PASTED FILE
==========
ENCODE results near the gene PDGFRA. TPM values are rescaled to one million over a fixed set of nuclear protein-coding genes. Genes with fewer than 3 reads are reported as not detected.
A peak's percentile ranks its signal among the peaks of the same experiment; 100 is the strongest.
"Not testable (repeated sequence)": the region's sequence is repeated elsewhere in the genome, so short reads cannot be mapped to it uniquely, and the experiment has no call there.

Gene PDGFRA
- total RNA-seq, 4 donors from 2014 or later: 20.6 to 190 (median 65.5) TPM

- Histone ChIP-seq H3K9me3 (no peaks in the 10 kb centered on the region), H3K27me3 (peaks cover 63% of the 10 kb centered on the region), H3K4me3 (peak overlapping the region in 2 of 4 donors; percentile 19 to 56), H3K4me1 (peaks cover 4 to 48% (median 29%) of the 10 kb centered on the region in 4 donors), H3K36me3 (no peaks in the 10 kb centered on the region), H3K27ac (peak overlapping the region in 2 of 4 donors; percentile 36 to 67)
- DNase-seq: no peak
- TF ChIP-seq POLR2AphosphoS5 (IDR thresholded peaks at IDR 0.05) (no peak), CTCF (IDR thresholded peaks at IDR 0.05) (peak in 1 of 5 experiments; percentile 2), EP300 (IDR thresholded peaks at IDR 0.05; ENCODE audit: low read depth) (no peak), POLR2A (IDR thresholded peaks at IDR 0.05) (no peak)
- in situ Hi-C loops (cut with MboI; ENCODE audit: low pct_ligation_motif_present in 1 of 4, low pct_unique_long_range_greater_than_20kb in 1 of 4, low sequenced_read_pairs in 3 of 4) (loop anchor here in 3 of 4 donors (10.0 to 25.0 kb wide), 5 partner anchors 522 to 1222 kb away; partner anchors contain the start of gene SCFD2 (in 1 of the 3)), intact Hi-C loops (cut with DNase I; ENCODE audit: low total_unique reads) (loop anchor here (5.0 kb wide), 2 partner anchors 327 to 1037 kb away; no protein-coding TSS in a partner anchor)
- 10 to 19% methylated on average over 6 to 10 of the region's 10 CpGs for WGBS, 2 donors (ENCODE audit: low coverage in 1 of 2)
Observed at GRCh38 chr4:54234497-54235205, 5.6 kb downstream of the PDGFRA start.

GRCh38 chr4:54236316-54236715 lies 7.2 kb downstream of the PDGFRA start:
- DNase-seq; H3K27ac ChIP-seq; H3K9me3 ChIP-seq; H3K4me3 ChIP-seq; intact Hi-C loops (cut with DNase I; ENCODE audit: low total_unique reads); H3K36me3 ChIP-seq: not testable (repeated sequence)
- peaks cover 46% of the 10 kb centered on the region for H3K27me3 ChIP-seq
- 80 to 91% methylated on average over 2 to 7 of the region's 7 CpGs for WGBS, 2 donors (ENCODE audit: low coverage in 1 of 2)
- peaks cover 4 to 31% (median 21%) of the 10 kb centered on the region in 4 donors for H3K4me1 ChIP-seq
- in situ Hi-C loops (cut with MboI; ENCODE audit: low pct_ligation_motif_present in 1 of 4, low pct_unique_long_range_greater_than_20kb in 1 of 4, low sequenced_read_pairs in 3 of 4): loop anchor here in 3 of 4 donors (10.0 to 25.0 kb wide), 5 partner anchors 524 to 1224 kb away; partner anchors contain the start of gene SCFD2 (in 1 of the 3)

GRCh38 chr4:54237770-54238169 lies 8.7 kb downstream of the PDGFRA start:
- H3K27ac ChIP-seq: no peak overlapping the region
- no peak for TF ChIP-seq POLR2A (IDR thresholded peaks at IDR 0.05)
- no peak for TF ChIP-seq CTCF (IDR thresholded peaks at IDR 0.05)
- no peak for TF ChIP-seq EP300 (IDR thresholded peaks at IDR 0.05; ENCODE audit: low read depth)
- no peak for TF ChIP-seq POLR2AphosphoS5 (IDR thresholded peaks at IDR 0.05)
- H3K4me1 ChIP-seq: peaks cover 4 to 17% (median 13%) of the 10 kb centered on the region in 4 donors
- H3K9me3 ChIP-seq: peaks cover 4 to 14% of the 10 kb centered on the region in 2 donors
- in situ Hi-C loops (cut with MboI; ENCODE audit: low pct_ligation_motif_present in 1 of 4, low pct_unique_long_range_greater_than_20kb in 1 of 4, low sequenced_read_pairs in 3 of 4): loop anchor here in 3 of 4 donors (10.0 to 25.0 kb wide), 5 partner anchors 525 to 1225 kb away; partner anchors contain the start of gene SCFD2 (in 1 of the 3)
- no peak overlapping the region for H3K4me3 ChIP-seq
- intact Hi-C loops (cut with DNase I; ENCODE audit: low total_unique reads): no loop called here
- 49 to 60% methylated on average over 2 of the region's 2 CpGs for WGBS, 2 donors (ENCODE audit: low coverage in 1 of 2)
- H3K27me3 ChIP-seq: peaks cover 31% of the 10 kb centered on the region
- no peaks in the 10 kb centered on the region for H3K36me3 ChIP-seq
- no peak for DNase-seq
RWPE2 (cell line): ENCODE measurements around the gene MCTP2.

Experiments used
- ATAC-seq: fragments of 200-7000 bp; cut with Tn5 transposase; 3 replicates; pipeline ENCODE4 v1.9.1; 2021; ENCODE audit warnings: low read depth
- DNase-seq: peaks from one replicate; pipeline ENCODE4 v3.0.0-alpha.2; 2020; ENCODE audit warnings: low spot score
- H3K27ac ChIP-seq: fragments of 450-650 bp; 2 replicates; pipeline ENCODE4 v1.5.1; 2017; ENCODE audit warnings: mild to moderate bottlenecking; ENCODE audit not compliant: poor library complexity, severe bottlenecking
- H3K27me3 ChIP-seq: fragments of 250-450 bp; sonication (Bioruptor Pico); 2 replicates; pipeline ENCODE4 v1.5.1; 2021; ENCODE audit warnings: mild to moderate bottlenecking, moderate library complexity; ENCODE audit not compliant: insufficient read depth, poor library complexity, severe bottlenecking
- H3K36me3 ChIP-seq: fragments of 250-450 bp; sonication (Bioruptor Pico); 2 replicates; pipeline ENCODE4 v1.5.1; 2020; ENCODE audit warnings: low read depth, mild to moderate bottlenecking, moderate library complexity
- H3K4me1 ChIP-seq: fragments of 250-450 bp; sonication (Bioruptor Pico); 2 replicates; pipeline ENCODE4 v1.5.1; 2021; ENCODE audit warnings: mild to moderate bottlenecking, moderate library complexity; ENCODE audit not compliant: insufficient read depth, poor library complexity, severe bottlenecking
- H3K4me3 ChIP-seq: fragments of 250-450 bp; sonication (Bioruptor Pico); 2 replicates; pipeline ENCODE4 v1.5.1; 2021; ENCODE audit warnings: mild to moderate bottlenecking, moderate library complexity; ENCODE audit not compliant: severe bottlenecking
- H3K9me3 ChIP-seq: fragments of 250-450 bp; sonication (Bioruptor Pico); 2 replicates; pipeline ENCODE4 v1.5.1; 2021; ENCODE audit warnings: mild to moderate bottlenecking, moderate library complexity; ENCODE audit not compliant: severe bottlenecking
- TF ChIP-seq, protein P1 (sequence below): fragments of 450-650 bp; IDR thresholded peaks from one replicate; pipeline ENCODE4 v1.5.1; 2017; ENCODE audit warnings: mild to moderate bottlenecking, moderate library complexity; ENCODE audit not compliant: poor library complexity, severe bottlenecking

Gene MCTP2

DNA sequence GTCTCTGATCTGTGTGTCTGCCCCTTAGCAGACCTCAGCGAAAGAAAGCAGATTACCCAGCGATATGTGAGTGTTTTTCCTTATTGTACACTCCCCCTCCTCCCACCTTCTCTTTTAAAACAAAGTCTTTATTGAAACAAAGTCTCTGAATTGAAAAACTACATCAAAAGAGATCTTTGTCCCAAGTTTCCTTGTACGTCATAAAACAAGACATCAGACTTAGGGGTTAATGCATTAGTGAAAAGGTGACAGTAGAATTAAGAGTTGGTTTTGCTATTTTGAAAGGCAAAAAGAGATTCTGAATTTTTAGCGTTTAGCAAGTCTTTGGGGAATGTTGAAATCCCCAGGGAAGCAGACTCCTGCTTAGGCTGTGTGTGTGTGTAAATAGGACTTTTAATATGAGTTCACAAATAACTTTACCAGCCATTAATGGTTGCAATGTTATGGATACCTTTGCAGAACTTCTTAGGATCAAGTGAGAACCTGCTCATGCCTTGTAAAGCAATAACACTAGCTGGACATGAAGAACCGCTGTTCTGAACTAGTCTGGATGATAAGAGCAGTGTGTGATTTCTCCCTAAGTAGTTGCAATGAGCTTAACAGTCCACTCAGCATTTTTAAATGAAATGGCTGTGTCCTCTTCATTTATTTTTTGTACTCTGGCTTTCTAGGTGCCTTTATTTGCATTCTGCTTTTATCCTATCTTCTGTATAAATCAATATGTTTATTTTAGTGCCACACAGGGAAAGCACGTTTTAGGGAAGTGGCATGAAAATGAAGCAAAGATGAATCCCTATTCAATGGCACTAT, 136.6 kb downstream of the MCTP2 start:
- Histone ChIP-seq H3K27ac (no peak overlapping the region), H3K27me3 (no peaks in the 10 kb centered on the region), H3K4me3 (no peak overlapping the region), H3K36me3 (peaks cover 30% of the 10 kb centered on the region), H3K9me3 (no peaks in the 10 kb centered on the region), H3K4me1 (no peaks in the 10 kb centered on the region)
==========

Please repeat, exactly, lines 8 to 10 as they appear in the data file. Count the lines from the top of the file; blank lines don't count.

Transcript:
- TF ChIP-seq POLR2AphosphoS5 (IDR thresholded peaks at IDR 0.05) (no peak), CTCF (IDR thresholded peaks at IDR 0.05) (peak in 1 of 5 experiments; percentile 2), EP300 (IDR thresholded peaks at IDR 0.05; ENCODE audit: low read depth) (no peak), POLR2A (IDR thresholded peaks at IDR 0.05) (no peak)
- in situ Hi-C loops (cut with MboI; ENCODE audit: low pct_ligation_motif_present in 1 of 4, low pct_unique_long_range_greater_than_20kb in 1 of 4, low sequenced_read_pairs in 3 of 4) (loop anchor here in 3 of 4 donors (10.0 to 25.0 kb wide), 5 partner anchors 522 to 1222 kb away; partner anchors contain the start of gene SCFD2 (in 1 of the 3)), intact Hi-C loops (cut with DNase I; ENCODE audit: low total_unique reads) (loop anchor here (5.0 kb wide), 2 partner anchors 327 to 1037 kb away; no protein-coding TSS in a partner anchor)
- 10 to 19% methylated on average over 6 to 10 of the region's 10 CpGs for WGBS, 2 donors (ENCODE audit: low coverage in 1 of 2)